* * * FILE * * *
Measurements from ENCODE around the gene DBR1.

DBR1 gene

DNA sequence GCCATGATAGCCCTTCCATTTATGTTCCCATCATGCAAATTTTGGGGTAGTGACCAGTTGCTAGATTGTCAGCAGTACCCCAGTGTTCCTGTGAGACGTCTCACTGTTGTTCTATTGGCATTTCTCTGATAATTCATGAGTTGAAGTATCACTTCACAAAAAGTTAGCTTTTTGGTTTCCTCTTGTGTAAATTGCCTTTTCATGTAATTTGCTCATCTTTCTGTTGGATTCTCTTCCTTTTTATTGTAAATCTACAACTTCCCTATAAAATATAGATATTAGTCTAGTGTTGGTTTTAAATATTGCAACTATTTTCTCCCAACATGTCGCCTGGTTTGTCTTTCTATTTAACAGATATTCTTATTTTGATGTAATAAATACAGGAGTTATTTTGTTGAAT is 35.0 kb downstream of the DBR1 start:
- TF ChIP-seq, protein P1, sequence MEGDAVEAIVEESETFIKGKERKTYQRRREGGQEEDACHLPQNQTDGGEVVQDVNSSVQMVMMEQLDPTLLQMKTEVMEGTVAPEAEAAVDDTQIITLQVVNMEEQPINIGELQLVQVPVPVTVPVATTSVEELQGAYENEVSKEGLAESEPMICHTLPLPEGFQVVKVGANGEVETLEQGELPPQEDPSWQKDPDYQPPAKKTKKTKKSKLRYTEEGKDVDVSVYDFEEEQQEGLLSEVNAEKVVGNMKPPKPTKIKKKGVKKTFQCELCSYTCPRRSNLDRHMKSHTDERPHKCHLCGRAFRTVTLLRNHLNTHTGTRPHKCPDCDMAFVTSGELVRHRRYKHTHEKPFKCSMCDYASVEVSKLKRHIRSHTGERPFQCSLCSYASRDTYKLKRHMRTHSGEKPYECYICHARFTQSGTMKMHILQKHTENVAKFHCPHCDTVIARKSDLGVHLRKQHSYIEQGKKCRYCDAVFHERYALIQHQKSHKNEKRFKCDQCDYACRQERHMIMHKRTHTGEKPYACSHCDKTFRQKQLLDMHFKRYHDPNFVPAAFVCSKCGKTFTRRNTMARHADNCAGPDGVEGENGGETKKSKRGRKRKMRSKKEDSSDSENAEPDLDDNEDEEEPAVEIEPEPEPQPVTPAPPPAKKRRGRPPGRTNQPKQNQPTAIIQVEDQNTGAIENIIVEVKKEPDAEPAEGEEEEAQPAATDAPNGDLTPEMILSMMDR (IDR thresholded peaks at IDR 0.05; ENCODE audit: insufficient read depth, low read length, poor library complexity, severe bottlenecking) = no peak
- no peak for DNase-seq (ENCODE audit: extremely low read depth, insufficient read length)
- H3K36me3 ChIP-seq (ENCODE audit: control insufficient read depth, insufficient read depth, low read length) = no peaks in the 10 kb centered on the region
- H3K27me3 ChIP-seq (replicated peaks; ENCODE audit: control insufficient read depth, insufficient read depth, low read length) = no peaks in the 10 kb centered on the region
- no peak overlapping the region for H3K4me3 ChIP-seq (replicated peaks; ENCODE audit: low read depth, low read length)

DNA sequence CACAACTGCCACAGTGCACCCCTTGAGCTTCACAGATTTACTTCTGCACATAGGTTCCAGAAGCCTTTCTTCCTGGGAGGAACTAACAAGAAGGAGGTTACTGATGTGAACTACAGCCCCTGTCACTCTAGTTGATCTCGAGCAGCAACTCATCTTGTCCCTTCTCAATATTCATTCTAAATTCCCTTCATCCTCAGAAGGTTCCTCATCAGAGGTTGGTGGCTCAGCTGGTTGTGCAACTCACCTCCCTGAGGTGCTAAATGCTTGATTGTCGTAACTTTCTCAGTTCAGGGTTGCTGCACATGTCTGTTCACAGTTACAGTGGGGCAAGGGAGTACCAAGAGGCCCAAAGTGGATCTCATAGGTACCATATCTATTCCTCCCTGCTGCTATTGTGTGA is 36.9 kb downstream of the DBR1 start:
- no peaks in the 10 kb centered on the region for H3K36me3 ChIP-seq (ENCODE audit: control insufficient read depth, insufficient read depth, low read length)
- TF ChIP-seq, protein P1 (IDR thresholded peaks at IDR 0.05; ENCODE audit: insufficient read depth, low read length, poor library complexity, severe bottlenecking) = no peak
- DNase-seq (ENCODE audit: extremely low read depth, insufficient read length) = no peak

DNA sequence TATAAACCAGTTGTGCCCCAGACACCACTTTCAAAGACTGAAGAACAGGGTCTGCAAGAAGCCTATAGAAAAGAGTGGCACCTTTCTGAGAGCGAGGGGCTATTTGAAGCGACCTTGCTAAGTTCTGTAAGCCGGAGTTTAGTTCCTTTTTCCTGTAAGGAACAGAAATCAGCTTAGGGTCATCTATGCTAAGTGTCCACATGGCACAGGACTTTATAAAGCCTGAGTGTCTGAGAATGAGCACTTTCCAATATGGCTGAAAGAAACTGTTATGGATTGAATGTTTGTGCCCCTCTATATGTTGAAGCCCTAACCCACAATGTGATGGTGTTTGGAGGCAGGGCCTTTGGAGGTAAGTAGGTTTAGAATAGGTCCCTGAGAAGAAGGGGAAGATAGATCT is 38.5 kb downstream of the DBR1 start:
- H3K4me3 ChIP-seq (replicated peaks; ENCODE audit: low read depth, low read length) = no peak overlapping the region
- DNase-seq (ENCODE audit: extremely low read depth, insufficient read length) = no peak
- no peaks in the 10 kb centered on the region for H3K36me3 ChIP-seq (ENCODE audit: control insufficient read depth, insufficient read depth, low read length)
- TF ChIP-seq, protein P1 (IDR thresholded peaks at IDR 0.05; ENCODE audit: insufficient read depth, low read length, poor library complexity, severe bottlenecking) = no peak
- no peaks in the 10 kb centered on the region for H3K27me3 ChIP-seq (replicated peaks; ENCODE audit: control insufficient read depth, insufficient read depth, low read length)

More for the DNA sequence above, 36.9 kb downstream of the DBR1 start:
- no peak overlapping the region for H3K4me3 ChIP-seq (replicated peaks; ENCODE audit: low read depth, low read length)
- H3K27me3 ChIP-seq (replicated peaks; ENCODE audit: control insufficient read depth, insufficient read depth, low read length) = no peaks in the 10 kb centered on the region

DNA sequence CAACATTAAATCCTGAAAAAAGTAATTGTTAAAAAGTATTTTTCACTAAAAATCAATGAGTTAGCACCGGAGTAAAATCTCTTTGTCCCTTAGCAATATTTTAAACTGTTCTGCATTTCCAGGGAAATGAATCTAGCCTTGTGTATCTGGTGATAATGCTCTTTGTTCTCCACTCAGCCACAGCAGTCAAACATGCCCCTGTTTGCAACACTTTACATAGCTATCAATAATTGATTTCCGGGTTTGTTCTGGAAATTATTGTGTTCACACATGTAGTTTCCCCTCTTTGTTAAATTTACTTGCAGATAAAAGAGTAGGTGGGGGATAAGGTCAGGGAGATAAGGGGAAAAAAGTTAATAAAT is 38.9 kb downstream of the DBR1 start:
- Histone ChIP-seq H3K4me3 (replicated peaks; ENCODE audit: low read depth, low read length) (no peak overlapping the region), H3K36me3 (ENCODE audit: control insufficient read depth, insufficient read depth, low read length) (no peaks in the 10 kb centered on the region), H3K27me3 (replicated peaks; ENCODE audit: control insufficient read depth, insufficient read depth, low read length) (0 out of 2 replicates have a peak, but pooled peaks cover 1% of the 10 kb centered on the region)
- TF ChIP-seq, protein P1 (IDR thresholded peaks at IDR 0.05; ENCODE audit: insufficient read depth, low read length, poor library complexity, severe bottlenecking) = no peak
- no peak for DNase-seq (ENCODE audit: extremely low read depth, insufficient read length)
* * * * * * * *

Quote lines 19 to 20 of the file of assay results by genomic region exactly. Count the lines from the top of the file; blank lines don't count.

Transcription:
More for the DNA sequence above, 36.9 kb downstream of the DBR1 start:
- no peak overlapping the region for H3K4me3 ChIP-seq (replicated peaks; ENCODE audit: low read depth, low read length)